Feather Pits

Religion or Ritual ?

Information from 2005

Swan Skin

Pebbles

Swan Pool

Swan Pool Beach

Wing Feather

Claws

Feather Pit

Feather Pit

Bone in feather pit

 

Secret Bird worshiping Cult at Saveock

 

         In 2003 we were following the floor of a Mesolithic clay platform and discovered our first feather pit. At the time we thought the cut was made as a result of someone digging a hole to plant a tree. We were soon to find it was something very different indeed! The pits that were cutting the clay platform were rectangular and either north south or east west aligned. They were approximately 42cm long by 35cm wide and 17 cm deep. When we excavated the first one we were surprised to find white feathers in it and thought it might have been perhaps a bird plucking pit, which was a common farming practice at the turn of the century. This turned out not to be the case when we found that the feathers were not plucked, but had been laid skin side out with white feathers inside. We took samples of the feathers to the bird expert at the local zoo and found them to be swan feathers. My immediate thoughts then were the burial of a child in Denmark in the Mesolithic at a site called Vedbaek. That child was  laid on a swans wing and thinking that as we were following the Mesolithic platform there might have some connection. But even though we did not have a radio carbon date for any of the feathers at the time, we knew they must be much later as they were cut through that feature.

      In the pit laid on what we found to be the swan pelt was a pile of tiny stones too surrounded by some sort of organic matter. Some suggested at the time that this was the stones from the crop of the swan, but they were not mixed with the organic matter they were actually wrapped in it. Suggesting that the stones had been wrapped in leaves and placed in the pit purposely. Added to the stones were bird claws from different types of birds too.

       We knew the stones were not from our geology as soon as we found some tiny flint nodules in them. Flint is only found in the coastal regions in Cornwall, so we knew the stones were imported. An article was put on the Discovery Channel website not long after this and someone mailed us and suggested the stones might have come from Swan Pool which was fifteen miles down river from the site. So an expedition was mounted to Swan Pool and low and behold the stones around the lake were identical to the ones we found in the pits. We had a local geologist friend of ours to confirm this, so then we had a link with Swan Pool and our site at Saveock. We excavated 8 pits that season and found that only two of them were intact the other 6 had had their contents removed in antiquity leaving just a few feathers and stones to show what their previous fill was.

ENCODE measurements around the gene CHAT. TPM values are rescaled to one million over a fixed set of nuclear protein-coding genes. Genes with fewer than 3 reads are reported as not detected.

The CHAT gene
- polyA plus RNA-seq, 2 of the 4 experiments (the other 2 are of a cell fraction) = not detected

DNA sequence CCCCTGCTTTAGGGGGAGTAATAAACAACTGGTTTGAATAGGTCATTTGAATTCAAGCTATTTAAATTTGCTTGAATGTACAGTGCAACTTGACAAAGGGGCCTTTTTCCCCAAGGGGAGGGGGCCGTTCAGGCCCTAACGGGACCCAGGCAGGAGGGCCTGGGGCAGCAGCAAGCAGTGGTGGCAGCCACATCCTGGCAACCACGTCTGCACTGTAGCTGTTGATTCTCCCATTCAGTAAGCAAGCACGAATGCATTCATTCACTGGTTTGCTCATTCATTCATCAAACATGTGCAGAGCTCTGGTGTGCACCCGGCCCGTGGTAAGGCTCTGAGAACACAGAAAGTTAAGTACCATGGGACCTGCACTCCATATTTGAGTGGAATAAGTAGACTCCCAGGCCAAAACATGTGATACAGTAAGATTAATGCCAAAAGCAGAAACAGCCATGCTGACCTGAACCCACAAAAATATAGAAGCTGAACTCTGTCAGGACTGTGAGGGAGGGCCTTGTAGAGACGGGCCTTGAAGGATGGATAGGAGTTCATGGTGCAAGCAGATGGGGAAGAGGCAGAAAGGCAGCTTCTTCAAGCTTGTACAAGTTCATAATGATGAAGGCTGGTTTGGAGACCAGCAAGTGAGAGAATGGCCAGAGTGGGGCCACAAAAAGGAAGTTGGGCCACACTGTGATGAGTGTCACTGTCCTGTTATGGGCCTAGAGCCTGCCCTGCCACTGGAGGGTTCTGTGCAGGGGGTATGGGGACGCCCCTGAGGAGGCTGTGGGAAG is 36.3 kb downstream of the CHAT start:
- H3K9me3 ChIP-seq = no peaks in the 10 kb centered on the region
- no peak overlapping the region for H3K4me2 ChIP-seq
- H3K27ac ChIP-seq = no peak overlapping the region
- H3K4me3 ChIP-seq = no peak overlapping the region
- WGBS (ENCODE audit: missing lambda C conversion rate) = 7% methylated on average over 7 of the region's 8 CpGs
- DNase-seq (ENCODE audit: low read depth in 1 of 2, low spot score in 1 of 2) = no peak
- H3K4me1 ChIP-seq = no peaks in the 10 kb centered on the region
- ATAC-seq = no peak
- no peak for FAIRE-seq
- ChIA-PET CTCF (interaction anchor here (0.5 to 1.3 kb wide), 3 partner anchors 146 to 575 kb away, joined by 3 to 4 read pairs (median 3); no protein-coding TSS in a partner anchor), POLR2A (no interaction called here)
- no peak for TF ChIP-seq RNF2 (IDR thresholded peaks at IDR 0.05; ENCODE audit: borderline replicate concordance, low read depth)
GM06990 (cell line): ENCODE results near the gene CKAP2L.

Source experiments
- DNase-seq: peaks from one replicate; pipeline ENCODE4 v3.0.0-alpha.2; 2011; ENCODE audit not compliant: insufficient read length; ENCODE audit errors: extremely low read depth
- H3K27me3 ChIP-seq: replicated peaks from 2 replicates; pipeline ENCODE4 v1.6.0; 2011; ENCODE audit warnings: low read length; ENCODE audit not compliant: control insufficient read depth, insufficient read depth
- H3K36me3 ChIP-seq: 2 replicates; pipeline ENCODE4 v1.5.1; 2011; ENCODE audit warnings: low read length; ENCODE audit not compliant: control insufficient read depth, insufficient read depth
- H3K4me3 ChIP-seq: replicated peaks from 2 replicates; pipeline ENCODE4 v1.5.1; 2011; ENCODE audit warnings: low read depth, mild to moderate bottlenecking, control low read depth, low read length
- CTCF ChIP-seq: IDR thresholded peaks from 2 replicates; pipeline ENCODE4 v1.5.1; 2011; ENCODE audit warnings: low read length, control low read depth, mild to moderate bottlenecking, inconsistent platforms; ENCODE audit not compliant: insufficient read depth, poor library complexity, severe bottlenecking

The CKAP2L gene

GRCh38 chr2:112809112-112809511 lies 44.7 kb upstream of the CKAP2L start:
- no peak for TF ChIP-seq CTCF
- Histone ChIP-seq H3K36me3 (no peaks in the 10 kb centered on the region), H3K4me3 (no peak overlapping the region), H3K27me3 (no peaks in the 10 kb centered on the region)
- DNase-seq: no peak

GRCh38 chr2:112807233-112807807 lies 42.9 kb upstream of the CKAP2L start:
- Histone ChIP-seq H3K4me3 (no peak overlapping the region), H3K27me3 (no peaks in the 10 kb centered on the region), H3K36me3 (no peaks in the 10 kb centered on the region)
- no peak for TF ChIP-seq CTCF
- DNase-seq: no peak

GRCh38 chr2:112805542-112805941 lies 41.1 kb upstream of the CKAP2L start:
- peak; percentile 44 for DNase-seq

We continued to find more pits but most with their contents removed till 2005 when we excavated a line of three pits. Two rectangular and a round one between them. We excavated the round one and were amazed at its contents. It had the same swan feather lining and on either side were the bodies of two Magpies and between them were over 55 eggs. The shells had dissolved, but the membranes were intact due to the constant spring line flowing from the peat below the clay platform. When we looked at them closely they were a mixture of eggs from different birds from bantam size to duck egg size. The most intriguing discovery was when we looked at the egg membranes more closely and found 7 of the eggs had fully formed chicks in them ready to hatch! It was suggested by someone when we found the eggs in the pit that it was some obscure sort of egg preserving pit! But who would preserved eggs by first killing a swan and skinning it to line the pit with, then killing two magpies (People in Cornwall are still very superstitious about harming Magpies today) and then put in over 55 different sized eggs in it with some  chicks trying to chip their way out of them at the time!

     I have spent most of my career in archaeology disproving the ritual tag that some archaeologists put on things they don’t understand. So it is ironic that I should be directing such a site that was so obviously the result of pagan rituals of some sort!

 

 In 2003 we asked the witchcraft museum in Boscastle if they knew about such pits in the county and while they were very interested they had never heard of such a thing. I have been to 3 international conferences and still no one has heard of them. So whoever was depositing the swan feathers in the pits they were very, very secretive. Five years later we now have excavated 35 pits and have the tops of many more appearing.

 

The only valid suggestion we found was that the pits were some sort of offering to St. Bridget or St. Bride the patron saint of brides who has the swan as her symbol. It is said that offerings to her were placed at the branches of three rivers and this area telephone exchange used to be called Threewaters Saveock water, Blackwater and Chacewater.

 

My own theory (and it is only a theory) is that maybe if you got married and did not get pregnant in the first year, you might make an offering to St. Bride of a feather pit. If you finally got pregnant you had to go back to the pit and take out the contents and burn them and set the spirit of the swan free. If you never got pregnant then the pit remained untouched.

     

It is just an idea, but the only one we have at the moment. We finally got a radio carbon date for one of the pits which was around 1640’s AD. That was the time of the Civil War and a dangerous thing to be doing when Cromwell’s army came to Cornwall as any sort of pagan worship was classed as witchcraft and punishable by death.